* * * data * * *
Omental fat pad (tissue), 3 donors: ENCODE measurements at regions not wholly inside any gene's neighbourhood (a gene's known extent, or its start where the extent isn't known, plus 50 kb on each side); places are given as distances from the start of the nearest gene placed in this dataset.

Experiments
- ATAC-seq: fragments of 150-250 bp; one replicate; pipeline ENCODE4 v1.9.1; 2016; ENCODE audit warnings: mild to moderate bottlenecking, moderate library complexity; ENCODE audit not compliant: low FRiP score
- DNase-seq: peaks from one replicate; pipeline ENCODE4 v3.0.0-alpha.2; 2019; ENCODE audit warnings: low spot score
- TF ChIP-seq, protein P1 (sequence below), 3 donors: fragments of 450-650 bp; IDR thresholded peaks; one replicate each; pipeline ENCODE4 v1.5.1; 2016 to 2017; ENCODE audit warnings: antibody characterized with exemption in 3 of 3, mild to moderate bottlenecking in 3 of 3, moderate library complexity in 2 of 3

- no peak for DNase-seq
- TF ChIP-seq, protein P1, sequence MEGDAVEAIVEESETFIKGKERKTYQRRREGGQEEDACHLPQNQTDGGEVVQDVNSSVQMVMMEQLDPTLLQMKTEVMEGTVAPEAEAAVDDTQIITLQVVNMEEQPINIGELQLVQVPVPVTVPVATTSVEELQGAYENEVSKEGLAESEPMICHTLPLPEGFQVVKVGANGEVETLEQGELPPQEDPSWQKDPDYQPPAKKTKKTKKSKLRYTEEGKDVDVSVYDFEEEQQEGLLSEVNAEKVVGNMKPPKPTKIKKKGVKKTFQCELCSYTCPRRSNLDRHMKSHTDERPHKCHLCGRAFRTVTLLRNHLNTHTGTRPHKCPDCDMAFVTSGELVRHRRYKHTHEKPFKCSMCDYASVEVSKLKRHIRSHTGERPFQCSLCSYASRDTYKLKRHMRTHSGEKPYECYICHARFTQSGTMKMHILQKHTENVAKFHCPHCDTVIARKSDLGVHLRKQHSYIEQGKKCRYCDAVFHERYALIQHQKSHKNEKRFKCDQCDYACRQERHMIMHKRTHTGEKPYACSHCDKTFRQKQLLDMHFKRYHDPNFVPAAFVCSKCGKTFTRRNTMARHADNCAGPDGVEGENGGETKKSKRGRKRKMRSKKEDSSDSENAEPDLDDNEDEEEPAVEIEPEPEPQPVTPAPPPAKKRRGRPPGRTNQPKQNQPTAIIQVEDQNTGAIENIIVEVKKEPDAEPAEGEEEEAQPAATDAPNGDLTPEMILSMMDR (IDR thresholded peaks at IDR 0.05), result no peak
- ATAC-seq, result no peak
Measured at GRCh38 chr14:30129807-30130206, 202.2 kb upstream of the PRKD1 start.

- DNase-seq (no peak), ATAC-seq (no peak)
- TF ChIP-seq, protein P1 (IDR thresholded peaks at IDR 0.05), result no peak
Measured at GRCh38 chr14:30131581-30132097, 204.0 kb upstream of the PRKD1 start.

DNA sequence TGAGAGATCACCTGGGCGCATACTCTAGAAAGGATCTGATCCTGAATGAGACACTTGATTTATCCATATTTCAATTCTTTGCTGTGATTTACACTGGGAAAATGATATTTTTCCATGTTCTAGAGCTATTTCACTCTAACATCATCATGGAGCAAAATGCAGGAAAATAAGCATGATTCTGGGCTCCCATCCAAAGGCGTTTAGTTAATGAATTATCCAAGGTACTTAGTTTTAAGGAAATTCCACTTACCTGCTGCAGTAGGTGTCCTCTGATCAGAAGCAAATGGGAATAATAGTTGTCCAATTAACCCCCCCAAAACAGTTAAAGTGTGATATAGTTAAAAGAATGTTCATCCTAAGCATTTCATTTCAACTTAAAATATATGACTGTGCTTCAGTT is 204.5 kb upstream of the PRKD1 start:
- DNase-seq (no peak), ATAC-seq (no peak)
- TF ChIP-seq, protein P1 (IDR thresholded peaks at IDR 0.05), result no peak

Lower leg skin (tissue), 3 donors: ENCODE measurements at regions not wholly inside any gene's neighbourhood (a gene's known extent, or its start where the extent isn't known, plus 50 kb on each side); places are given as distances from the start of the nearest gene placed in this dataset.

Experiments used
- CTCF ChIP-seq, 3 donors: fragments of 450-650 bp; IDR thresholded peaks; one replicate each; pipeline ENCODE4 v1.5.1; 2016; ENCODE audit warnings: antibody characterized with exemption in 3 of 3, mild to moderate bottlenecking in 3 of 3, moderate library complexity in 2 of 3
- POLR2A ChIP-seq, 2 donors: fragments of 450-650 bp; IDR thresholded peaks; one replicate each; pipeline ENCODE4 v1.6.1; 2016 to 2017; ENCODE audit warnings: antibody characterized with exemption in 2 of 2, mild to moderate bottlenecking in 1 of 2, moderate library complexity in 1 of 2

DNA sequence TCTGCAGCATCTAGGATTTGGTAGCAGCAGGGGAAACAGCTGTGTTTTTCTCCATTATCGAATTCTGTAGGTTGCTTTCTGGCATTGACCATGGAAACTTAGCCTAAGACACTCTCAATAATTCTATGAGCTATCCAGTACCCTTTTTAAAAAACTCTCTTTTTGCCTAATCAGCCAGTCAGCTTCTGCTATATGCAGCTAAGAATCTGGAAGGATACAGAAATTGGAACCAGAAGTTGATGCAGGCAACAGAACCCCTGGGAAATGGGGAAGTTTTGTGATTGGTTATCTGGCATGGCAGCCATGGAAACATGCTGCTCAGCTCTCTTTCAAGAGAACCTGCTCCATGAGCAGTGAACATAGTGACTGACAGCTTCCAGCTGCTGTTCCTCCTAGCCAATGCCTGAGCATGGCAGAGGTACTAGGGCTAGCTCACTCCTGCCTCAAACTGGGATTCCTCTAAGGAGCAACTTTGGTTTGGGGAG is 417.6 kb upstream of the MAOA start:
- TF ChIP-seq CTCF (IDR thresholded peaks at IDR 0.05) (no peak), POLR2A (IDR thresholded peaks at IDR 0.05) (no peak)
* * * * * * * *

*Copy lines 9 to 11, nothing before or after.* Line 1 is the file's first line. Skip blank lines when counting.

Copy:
Measured at GRCh38 chr14:30129807-30130206, 202.2 kb upstream of the PRKD1 start.

- DNase-seq (no peak), ATAC-seq (no peak)
- TF ChIP-seq, protein P1 (IDR thresholded peaks at IDR 0.05), result no peak